The Daily Tar Heel, UNC School of Law Responds to Letter From Group of Black Students:
Early in the month of June, the UNC School of Law received a letter titled Why UNC Law is Not a Place for Black Students. The letter, signed by "A Group of Black UNC Law Students," condemned the school's lack of support and its culture of antipathy towards Black students, as well as Dean Martin Brinkley for a failure to retain and promote Black students and faculty, among other concerns.
The letter cites numerous events that have made Black students feel unwelcome at the school, including the UNC System Board of Governors stripping the Center for Civil Rights of its ability to litigate in 2017, administrative efforts to prevent the formation of a Civil Rights Review at UNC and the overall lack of Black faculty and administration in the law school.
"I think, from my point of view, the most important thing was that there were students who felt this way," said UNC law professor Erika Wilson. "Some of the very technical points in the letter about things may not have been exactly perfect. But I think the bigger issue is that you have students who feel this way, and this is how they perceive the law school environment."
Wilson was referenced in the letter as the school's lone Black female professor, and upon whose shoulders Brinkley "allows the burden of handling all things Black at UNC Law to rest on."
She said that, while uncomfortable for her to read, the letter was a wakeup call to herself and the school about the feelings of Black law students.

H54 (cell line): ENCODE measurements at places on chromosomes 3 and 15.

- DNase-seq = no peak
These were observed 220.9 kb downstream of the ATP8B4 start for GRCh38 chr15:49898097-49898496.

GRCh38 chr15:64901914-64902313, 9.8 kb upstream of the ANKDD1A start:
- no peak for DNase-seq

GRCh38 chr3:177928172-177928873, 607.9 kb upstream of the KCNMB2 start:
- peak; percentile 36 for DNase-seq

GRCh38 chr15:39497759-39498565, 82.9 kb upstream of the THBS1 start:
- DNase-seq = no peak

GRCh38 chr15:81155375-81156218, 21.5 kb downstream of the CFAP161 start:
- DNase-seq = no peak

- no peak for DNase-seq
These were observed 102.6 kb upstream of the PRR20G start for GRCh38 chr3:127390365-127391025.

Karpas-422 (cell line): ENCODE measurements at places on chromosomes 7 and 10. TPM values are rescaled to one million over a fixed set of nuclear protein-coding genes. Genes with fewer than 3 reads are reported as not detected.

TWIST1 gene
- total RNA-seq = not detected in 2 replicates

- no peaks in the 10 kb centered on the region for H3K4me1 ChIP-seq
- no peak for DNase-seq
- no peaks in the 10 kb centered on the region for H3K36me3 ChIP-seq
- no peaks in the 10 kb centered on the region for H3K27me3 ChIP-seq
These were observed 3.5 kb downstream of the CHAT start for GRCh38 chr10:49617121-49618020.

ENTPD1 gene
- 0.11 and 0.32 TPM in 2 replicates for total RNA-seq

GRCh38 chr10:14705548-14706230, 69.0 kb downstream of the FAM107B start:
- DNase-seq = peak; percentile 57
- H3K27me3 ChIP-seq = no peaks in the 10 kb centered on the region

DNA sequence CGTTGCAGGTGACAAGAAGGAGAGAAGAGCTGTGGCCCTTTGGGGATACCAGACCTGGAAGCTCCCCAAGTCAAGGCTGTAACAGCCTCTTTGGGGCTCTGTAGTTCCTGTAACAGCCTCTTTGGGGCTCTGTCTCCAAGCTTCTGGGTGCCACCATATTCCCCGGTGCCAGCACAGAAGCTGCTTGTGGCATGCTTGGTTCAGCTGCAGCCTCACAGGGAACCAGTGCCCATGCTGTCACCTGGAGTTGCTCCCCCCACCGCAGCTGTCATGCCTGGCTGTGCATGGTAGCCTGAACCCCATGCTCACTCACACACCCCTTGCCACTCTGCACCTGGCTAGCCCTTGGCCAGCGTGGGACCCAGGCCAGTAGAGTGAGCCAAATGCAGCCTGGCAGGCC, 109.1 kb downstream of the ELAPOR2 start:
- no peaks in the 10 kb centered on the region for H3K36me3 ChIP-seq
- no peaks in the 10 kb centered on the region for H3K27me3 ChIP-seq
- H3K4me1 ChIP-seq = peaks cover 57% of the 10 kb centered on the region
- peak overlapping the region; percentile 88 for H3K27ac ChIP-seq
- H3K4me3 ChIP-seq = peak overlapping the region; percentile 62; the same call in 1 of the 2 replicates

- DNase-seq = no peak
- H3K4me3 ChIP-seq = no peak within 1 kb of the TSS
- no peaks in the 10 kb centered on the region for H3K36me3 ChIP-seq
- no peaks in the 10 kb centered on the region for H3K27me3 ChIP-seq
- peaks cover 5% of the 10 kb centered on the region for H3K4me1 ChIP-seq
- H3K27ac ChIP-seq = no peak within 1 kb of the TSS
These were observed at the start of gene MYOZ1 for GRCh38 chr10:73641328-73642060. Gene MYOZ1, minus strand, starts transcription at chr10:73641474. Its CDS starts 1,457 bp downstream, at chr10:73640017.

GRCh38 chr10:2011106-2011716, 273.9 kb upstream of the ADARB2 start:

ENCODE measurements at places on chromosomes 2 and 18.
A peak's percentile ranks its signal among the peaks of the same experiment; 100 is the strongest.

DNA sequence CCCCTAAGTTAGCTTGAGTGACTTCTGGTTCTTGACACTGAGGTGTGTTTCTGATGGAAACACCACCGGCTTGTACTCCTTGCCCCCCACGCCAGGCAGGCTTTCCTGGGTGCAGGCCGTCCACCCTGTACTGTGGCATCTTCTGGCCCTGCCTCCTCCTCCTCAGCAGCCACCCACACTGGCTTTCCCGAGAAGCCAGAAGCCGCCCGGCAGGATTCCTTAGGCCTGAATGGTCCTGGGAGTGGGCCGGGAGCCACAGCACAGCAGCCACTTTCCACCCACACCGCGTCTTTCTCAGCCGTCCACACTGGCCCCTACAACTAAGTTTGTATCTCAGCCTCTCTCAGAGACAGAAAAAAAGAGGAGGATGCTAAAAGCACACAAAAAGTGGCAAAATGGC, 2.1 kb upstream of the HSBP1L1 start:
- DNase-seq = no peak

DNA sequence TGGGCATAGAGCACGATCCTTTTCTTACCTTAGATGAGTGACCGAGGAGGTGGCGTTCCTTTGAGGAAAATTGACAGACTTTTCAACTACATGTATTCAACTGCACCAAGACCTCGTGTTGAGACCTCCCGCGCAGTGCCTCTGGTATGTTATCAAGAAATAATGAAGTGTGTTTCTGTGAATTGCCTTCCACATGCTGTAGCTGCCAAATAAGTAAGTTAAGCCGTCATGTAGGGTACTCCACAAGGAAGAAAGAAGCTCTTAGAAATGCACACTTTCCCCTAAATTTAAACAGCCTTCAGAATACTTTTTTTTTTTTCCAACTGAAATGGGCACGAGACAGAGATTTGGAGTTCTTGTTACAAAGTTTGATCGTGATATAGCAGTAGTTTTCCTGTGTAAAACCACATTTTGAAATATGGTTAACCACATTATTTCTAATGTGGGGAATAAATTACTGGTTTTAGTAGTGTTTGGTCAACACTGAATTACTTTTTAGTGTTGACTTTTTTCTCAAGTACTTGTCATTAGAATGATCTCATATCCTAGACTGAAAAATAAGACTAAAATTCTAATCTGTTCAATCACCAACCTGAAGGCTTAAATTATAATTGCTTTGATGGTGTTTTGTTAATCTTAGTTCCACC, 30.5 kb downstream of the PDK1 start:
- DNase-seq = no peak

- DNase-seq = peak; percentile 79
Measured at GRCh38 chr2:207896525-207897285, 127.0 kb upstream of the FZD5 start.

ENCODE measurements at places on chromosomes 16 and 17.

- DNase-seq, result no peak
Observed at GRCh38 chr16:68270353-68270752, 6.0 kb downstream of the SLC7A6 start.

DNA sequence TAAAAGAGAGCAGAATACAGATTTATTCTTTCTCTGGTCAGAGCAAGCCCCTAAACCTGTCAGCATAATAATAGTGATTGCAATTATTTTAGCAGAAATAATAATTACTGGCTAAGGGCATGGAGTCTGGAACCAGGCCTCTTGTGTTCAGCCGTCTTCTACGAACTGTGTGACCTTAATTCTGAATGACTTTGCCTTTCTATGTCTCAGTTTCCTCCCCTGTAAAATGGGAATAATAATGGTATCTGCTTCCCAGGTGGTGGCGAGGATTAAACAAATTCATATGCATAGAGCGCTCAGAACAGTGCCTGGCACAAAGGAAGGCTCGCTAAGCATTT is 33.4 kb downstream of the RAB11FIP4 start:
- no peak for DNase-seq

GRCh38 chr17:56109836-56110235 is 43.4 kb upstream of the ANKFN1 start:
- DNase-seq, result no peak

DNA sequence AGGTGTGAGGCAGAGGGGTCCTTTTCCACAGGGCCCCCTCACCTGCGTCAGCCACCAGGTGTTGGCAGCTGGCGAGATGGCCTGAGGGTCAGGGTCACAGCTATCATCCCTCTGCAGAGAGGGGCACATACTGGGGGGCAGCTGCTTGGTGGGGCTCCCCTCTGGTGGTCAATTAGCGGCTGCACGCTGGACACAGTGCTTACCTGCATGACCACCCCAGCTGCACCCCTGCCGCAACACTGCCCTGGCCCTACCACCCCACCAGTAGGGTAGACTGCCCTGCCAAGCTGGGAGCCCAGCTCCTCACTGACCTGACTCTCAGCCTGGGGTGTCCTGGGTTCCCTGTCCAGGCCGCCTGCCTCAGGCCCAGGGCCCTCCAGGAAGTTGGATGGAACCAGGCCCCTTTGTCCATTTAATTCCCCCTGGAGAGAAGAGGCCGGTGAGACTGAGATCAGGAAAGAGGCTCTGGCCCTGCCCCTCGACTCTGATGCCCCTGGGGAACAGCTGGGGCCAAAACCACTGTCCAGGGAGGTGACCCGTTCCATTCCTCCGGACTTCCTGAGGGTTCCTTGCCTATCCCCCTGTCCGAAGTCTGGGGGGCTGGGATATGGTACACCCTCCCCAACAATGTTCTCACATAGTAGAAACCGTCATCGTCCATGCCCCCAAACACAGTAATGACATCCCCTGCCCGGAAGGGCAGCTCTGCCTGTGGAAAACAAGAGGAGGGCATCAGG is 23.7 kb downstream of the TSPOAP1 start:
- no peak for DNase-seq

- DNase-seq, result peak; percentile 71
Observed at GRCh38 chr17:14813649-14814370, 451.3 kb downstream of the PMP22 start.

After the original letter was sent from a group of anonymous students, the Black Law Students Association sent the law school a packet including a list of five demands, which called for the creation of a UNC Law Office of Diversity and Inclusion, expanded recruitment efforts for Black professors, the introduction of a mandated "Critical Race Theory" class, establishment of a diversity scholarship for Black students and installment of a mental health counselor of color for students.
In response, the law school first sent an email on June 12 to its students, faculty and staff acknowledging the letter.
"The issues our students, whom we cherish and whose callings to our profession we seek to foster, have raised are both urgent and eminently fair," the letter read. "Carolina Law has had conversations and done work around these issues in the past but not often enough, loudly enough, or with a great enough sense of urgency. We agree that we have not done nearly enough to foster a positive, uplifting environment for all of our students. That state of affairs is unacceptable, and we will do everything in our power to correct it."
The message was followed four days later with another email announcing that the law school had passed a resolution on faculty diversity, and that Brinkley was committing $1 million of a recent unrestricted gift to implement changes. ...
One Black graduate of UNC Law, who took part in drafting the letter and wished to remain anonymous out of fear of professional repercussion, said they were encouraged by the law school's response so far.